Table Saw's whats your choice and why

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Forum topic by mprumsey posted 09-24-2012 06:47 AM 2845 views 0 times favorited 18 replies Add to Favorites Watch
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17 posts in 2247 days

09-24-2012 06:47 AM

I am looking into buying a new table saw, I’ve seen quite a few and have read many reviews. I am considering a Porter Cable Bench, 10 inch, but after reading a few reviews I’m not as sure as i was. What are you choices of a table saw and why? Keep in mind I don’t have much space so any large cuts I will have to move it outside and also the price is a concern.
Thank You

-- Woodworking the Ultimate way of Life

18 replies so far

View HorizontalMike's profile


7770 posts in 3090 days

#1 posted 09-24-2012 11:33 AM

Hi Mike,
Welcome to LJs. I am sure that this site can answer your questions and more. Might I suggest first, that you do an LJs search on “tablesaws” and also on “xxxx brand tablesaws”. This topic comes up quite a bit and there is a tremendous amount of information already posted on the various newer, and older, tablesaws.

As far as myself, ~3 1/2 years ago I bought the Grizzly GO690 and my reasoning for doing so was that it had the latest iteration of a permanent (toolless)removable riving knife, and that it was a full “Cabinet” tablesaw and not a contractor type. I had spent a lifetime “getting by” with lesser tools and I wanted something better. To bad I had waited until my late 50s (at the time) to figure this one out.



-- HorizontalMike -- "Woodpeckers understand..."

View knotscott's profile


8140 posts in 3551 days

#2 posted 09-24-2012 11:51 AM

Do you NEED a portable saw to transport for location to location, or will this mainly stay in your shop? Most full size stationary saws have the lion’s share of advantages over a smaller portable, and any of them can be placed on a mobile base and moved around the shop pretty easily. It’d help to be more specific with your price range.

It really doesn’t matter much what saws we have….our circumstances are likely different. Give consideration to what type of saw offers the best performance for your situation, then buy the best one you can afford.

-- Happiness is like wetting your pants...everyone can see it, but only you can feel the warmth....

View Don W's profile

Don W

18990 posts in 2743 days

#3 posted 09-24-2012 12:04 PM

I agree with Mike if a saw like that will be portable enough. Most portable saws will not get the great ratings you’ll expect. First because of the price and second because of the portability. I used a portable saw for years. I had a special bench in my shop that they slid into, so I could use it like a bench saw, or take it to the job site.

I don’t have to worry about portability anymore. I bought a Grizzley 1023L because I found it used for $200. I love the thing.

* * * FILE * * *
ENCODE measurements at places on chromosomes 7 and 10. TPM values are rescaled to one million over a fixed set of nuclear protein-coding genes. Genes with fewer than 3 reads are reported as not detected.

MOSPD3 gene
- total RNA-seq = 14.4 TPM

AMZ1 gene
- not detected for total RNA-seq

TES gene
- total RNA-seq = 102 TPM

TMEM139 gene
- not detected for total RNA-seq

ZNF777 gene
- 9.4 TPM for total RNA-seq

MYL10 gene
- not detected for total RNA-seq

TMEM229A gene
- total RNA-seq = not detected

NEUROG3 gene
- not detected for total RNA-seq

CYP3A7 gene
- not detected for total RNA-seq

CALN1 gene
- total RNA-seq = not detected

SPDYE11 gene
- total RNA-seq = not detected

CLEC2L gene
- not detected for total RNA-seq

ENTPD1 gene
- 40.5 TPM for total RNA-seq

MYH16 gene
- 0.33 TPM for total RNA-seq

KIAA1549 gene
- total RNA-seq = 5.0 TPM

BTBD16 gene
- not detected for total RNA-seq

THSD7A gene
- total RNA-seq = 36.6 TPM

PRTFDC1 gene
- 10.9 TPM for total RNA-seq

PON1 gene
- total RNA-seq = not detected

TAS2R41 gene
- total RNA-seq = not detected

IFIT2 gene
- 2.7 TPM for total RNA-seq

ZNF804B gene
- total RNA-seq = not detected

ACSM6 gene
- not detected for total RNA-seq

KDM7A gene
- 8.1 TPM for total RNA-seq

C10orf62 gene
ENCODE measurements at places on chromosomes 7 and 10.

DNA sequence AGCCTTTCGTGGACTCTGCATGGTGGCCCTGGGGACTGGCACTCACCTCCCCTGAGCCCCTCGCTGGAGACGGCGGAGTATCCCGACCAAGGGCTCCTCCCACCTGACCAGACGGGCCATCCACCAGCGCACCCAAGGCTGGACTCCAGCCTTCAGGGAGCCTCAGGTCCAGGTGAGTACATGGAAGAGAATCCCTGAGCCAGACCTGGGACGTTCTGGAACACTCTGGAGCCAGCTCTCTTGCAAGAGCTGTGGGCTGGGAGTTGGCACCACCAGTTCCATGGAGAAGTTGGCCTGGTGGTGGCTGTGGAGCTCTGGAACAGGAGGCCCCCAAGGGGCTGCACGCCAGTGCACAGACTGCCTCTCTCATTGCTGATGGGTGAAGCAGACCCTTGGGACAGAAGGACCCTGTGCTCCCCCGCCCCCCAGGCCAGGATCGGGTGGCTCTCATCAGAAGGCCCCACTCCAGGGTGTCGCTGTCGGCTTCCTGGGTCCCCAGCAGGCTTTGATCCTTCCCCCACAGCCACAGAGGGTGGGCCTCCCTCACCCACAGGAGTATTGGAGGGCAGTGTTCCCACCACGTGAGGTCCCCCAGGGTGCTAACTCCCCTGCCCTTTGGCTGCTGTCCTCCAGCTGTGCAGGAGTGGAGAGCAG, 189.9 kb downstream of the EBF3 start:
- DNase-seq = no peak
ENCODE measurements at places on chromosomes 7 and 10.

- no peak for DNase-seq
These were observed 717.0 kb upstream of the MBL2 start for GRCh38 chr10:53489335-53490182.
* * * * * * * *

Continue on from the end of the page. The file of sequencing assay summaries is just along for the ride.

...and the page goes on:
Despite what a lot of woodworkers will tell you, you can make a portable saw work for you, it just takes some extra care, and being a little realistic. Of course its not going to be the same, so learn to work with what you have. Even professionals do this all the time. Most don’t have every tool that was ever made. I still found woodworking enjoyable, even with a portable saw.

-- - Collecting is an investment in the past, and the future.

View Cosmicsniper's profile


2202 posts in 3334 days

#4 posted 09-24-2012 01:33 PM

I bought my 1992 3hp Unisaw for $500 4 years ago on Craigslist. I have since outfitted it with both an Incra fence and miter system. I also have a router extension wing with 3.5hp router and enclosure.

The great thing about larger cabinet saws, like mine and Mikes and Dons above, is that they are wonderfully stable and have lots of power to spare. You can’t put a router into a portable saw. It’s something to consider, especially if your shop is small to begin with.

If you can only go with 110v current in your shop, then “hybrid” saws like the Porter Cable, Ridgid, and Hitachi (the biggest saws that the big box stores will sell) will be sufficient. Likewise a “contractor saw” off of Craigslist. Otherwise, it doesn’t take much more money to get more powerful 220v motors. Lots of people suggest that you don’t need 3hp, and I would concur with that if you only work with plywood and softwoods. But if you are serious about hardwoods, particularly with some thickness to them, then you’ll be wishing for something more powerful than 110v motors.

Mobile bases, like on Mike’s above, make it easy to wheel big saws around the shop. Keep in mind also that if your shop is something like a garage then you can put the saw next to the door and utilize some of that outdoor space for your bigger cuts.

But really, it depends on what you hope to accomplish with it. A portable saw might be all you need. I just don’t recommend them unless you have a lot of on-site jobs. For a dedicated shop tool, there are much better and safer choices.

-- jay,

View toolie's profile


2147 posts in 2804 days

#5 posted 09-24-2012 01:37 PM

for portability and value, i’d look to the ridgid 4510:

full features, registerable for ridgid’s LSA (liffetime service agrement. free parts and labor for life) and, if you can find a HD that will honor harbor freight’s “20% off any single item”, you could be out the door for $400 plus tax. rated a top value by wood magazine when they last tested portable saws.